Distribution, Competition, and Antitrust / Intellectual Property (IP) Law

Seventh Circuit Allows Foreign Price-Fixing Claims to Proceed

Yesterday, in Minn-Chem, Inc. v. Agrium Inc., No. 10-1712, the en banc 7th Circuit addressed the Foreign Trade Commerce Antitrust Improvements Act (“FTAIA”) in the context of an alleged worldwide scheme to fix potash prices (including to buyers in the U.S.). The Court held two notable things.

First, the FTAIA establishes an element of a plaintiff’s claim, but is not a subject matter jurisdictional bar.

Second, as to the import commerce exception, the court held that the “direct” effect on import commerce required by the statute means “a reasonably proximate causal nexus.” The Minn-Chem court disagreed with the approach of the Ninth Circuit in United States v. LSL Biotechs., 379 F.3d 672 (9th Cir. 2004), where the court held that a “direct” effect is one that “follows as an immediate consequence” of the defendant’s activity.

The Seventh Circuit’s approach thus makes it easier for U.S. plaintiffs or importers to sue foreign entities on worldwide price-fixing claims.  Applying that approach, the court affirmed the district court’s decision not to dismiss the complaint on FTAIA grounds.

Supreme Court Denies Review of Case Involving Foreign Antitrust Claims

In Animal Science Products Inc. v. China Minmetals Co., 654 F.3d 462 (3d Cir. 2011), the Third Circuit held that the Foreign Trade Antitrust Improvements Act (“FTAIA”) does not impose a subject matter jurisdiction bar on antitrust claims in federal court, but rather specifies elements of a Sherman Act claim.

Why does this matter?  It matters because Congress and the courts care whether U.S. courts are open to foreign entities’ foreign antitrust claims.  There are strong policy reasons for not wanting U.S. courts to be open to all such claims, especially those with a tenuous connection to U.S. commerce.

The precise issue in Animal Science Products is technical and a bit complicated, but whether the FTAIA bars jurisdiction over certain foreign claims, or whether it “merely” specifies elements of a claim, might, in some cases, determine whether a case asserting foreign claims is tossed on a motion to dismiss or survives until after possibly expensive fact discovery.  (As I’ve suggested previously, the implications of the distinction may be overblown — under either approach, some cases are clearly outside the reach of the Sherman Act.  See, e.g., Minn-Chem Inc. et al. v. Agrium Inc., 657 F.3d 650, 653 (7th Cir. 2011) (dismissal appropriate under either standard).)

On Monday, the Supreme Court refused to grant certiorari to hear the Animal Science Products case.  So for now, the decision stands in the Third Circuit.  In 2003, the Seventh Circuit in the United Phosphorus case reached the opposite conclusion (that the FTAIA does impose a subject matter jurisdiction bar).  However, this fall, in Minn-Chem Inc. et al. v. Agrium Inc., 657 F.3d 650, 653 (7th Cir. 2011), the Seventh Circuit suggested that United Phosphorus might be “ripe for reconsideration,” but reserved the issue for possible later resolution.  We are likely to see more case law in this area in the future.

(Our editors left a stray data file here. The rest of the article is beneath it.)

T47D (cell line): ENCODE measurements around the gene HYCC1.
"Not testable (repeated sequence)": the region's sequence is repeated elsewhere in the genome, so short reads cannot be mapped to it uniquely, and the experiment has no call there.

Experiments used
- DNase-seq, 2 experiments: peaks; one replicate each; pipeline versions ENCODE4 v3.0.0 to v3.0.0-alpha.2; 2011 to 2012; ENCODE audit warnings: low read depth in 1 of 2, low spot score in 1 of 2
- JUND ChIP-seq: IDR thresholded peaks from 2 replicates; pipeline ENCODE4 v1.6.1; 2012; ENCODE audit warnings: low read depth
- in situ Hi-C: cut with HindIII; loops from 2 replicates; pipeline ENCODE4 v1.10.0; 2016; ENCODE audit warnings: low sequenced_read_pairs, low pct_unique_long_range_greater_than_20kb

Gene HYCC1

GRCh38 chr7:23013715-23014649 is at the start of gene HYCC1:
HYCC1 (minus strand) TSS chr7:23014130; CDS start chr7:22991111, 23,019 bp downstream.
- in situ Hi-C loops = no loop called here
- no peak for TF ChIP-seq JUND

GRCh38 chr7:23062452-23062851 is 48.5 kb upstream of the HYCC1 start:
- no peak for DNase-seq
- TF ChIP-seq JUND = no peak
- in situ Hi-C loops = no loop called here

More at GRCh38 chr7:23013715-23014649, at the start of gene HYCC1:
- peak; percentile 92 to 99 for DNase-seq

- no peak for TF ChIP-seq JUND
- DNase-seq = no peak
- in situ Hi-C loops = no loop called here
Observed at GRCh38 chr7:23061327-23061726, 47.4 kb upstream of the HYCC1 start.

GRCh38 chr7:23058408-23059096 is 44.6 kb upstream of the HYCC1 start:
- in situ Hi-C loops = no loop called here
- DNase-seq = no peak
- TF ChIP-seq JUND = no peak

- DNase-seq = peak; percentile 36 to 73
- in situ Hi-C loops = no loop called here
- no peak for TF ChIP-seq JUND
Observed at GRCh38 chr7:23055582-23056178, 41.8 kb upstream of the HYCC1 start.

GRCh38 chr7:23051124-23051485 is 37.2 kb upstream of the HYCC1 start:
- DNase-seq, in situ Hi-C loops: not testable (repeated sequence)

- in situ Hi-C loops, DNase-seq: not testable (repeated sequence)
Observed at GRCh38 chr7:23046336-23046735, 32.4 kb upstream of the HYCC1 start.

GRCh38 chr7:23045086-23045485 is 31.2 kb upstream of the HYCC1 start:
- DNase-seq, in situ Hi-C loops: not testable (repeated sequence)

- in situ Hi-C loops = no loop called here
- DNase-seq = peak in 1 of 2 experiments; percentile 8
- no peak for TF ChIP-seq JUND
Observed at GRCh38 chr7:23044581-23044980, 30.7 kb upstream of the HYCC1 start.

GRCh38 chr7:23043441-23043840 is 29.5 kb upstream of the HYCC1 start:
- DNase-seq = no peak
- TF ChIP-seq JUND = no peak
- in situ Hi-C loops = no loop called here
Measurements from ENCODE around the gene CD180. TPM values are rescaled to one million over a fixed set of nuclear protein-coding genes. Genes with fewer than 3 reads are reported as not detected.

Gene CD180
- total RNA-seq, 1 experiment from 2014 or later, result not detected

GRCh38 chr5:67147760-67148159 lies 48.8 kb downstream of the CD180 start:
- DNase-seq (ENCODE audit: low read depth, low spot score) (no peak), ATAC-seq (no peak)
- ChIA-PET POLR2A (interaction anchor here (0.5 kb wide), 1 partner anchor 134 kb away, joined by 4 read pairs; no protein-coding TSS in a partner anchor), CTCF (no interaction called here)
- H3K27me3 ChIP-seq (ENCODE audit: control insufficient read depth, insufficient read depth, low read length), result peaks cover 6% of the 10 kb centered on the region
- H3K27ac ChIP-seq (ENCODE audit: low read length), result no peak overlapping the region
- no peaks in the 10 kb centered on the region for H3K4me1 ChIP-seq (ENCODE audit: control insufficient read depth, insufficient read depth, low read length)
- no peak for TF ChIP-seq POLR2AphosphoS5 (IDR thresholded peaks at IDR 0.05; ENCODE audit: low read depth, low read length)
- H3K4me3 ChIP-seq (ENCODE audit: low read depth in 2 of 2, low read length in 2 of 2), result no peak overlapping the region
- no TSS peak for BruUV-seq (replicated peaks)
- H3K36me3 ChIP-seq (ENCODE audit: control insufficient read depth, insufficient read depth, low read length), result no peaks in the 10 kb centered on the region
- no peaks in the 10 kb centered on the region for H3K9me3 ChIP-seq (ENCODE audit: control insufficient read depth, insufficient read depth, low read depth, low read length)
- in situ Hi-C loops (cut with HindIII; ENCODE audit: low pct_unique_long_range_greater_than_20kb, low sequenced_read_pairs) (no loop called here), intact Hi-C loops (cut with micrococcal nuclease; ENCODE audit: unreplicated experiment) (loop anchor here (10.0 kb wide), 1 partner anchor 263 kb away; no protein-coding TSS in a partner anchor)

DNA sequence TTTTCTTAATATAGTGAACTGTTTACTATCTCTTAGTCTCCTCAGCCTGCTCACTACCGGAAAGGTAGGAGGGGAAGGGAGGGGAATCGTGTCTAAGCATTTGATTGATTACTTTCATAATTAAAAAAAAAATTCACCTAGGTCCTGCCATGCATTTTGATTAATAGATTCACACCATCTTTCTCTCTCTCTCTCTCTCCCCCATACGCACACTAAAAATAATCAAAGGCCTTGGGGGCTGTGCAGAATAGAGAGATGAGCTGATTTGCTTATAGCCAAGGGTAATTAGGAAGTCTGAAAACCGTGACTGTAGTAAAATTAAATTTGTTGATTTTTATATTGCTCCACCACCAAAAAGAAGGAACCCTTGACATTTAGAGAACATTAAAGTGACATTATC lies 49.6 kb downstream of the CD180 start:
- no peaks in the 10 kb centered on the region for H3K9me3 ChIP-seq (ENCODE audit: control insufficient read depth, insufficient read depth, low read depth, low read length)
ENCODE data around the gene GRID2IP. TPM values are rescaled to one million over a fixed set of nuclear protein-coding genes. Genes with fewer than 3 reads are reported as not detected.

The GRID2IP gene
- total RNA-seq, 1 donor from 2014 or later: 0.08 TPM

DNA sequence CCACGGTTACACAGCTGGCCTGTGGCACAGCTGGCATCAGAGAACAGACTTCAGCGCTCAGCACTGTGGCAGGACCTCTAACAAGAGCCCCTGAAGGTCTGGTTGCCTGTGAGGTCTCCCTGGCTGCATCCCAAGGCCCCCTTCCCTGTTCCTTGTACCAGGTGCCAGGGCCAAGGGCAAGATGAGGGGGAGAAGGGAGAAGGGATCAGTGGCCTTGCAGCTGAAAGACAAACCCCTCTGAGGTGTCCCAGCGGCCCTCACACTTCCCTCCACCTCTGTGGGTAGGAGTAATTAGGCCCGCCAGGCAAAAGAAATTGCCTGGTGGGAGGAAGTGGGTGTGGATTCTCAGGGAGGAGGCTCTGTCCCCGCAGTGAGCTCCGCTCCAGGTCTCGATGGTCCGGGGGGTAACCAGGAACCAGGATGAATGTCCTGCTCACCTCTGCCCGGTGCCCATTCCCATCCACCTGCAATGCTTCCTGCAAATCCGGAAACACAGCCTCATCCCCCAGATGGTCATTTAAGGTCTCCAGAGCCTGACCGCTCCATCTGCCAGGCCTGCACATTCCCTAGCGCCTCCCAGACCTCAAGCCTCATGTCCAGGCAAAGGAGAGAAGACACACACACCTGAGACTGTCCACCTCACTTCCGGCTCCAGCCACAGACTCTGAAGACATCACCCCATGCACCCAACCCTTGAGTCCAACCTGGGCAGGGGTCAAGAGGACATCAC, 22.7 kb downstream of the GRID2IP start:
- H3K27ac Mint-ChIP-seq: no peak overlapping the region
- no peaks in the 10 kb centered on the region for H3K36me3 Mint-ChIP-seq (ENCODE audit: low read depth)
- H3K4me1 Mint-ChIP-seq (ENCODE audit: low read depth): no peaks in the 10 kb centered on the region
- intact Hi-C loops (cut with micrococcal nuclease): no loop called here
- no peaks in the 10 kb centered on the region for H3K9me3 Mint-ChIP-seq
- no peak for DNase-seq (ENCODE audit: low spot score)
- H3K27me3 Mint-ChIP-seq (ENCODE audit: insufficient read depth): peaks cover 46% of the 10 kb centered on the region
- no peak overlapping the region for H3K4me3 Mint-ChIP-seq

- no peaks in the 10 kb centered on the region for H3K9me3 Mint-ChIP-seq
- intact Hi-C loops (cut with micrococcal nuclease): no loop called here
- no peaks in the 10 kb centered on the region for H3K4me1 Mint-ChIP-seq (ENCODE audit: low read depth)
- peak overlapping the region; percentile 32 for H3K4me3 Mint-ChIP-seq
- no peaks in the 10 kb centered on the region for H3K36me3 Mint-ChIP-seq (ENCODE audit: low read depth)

Sony’s Indirect LCD Purchaser Claims Survive Motion to Dismiss on Foreign Trade Antitrust Improvements Act and Other Grounds

In re: TFT-LCD (Flat Panel) Antitrust Litigation, No. M 07-1827 SI (Feb. 15, 2012) (Illston, J.)

Sony filed suit against LG as an indirect purchaser of thin-film transistor liquid-crystal display (“TFT-LCD”) panels. In rejecting LG’s motion to dismiss, Judge Illston ruled that allegations of fraudulent concealment were sufficient to toll the statute of limitations.

Judge Illston also rejected LG’s Foreign Trade Antitrust Improvements Act (“FTAIA”) argument, noting that Sony contended that its purchases fell within the domestic injury exception to the FTAIA because its claims were based solely on purchases made in the U.S. LG countered that Sony’s purchases were foreign – and therefore beyond the Sherman Act’s reach – because Sony took possession outside the U.S. of LCD panels and products it purchased. In rejecting this second LG argument, the Court held that it is the location of the purchase, not the ultimate destination of the LCD products, that determines where the injury occurred. Because Sony alleged domestic purchases (Sony alleged that it agreed to pay and paid inflated prices for LCD panels and products from its U.S. headquarters), the Court concluded that Sony had adequately alleged domestic purchases and domestic injury.

Finally, the Court also rejected LG’s antitrust standing argument and LG’s argument that Sony could not assert a stand-alone claim for unjust enrichment.

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